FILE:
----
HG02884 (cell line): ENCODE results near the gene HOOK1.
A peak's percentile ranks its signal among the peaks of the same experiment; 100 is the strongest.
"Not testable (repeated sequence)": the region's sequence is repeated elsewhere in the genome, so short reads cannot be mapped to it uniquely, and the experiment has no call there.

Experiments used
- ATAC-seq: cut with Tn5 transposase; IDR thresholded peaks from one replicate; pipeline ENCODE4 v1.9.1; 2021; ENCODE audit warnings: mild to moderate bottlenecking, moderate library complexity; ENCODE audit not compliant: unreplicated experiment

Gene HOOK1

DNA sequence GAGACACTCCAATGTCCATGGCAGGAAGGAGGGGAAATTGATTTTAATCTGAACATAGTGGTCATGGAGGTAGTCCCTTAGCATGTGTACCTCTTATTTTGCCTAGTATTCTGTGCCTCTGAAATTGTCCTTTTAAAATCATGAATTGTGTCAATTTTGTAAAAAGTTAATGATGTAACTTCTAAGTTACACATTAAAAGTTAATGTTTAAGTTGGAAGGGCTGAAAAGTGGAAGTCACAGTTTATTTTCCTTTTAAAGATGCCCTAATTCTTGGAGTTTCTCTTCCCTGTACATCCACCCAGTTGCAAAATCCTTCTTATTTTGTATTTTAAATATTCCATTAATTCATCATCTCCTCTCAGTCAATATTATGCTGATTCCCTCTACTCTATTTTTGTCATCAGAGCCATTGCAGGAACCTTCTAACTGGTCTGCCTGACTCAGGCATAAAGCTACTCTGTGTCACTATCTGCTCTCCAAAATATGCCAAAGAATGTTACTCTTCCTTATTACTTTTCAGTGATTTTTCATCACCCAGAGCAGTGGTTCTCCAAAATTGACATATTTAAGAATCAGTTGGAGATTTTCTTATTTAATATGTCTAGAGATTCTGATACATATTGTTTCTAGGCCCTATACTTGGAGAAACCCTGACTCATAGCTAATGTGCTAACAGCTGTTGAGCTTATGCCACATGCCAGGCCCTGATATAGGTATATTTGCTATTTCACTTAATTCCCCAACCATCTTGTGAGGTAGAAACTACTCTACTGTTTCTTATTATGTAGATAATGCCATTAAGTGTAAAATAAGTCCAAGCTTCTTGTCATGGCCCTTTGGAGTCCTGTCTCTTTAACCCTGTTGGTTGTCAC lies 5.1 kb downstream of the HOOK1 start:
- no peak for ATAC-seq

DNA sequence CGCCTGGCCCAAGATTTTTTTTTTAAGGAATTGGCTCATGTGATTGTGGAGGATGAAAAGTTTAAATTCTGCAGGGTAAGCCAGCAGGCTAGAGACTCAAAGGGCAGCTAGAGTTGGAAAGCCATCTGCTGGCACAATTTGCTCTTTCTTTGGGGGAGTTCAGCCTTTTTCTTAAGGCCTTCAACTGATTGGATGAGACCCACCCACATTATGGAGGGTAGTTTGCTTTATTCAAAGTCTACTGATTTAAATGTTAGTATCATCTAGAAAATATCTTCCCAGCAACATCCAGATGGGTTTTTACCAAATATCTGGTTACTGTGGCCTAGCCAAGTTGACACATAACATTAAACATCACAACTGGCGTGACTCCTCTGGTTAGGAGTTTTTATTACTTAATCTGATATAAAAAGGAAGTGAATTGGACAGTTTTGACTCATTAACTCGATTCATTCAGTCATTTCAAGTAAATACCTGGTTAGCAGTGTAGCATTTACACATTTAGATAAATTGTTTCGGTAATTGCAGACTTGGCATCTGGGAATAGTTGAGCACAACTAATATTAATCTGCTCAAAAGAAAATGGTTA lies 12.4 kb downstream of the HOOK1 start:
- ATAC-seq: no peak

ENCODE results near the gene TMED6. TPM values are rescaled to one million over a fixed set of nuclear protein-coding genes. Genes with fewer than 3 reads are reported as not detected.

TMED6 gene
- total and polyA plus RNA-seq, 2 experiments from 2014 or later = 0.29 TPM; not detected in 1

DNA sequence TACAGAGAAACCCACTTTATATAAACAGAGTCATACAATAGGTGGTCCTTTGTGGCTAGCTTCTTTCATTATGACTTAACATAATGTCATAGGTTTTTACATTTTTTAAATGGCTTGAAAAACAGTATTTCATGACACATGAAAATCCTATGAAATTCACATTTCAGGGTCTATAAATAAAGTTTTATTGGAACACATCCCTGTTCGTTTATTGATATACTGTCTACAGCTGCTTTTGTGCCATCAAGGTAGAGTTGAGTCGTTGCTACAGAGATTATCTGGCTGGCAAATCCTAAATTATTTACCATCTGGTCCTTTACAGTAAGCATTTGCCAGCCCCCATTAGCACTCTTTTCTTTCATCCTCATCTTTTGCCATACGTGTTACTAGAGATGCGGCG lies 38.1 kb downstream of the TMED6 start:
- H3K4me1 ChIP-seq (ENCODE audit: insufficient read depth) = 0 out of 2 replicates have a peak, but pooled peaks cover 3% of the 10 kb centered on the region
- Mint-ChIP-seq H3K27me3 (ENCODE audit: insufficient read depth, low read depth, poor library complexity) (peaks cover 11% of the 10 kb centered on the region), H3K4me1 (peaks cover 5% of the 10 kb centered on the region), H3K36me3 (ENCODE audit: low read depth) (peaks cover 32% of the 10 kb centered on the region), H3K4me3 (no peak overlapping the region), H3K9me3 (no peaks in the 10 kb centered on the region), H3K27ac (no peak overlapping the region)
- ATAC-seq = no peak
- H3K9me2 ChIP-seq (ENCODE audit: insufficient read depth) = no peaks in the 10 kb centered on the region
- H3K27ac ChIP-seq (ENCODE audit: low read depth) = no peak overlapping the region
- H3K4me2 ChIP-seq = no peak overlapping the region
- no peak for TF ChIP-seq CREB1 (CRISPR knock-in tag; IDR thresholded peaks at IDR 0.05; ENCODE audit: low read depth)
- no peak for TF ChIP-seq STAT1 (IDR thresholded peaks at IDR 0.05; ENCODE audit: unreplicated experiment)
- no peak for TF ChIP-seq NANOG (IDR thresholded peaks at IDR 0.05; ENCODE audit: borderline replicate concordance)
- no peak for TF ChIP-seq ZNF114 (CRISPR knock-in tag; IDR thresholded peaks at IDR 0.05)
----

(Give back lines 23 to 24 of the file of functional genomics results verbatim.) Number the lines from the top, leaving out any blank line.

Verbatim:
- no peak for TF ChIP-seq NANOG (IDR thresholded peaks at IDR 0.05; ENCODE audit: borderline replicate concordance)
- no peak for TF ChIP-seq ZNF114 (CRISPR knock-in tag; IDR thresholded peaks at IDR 0.05)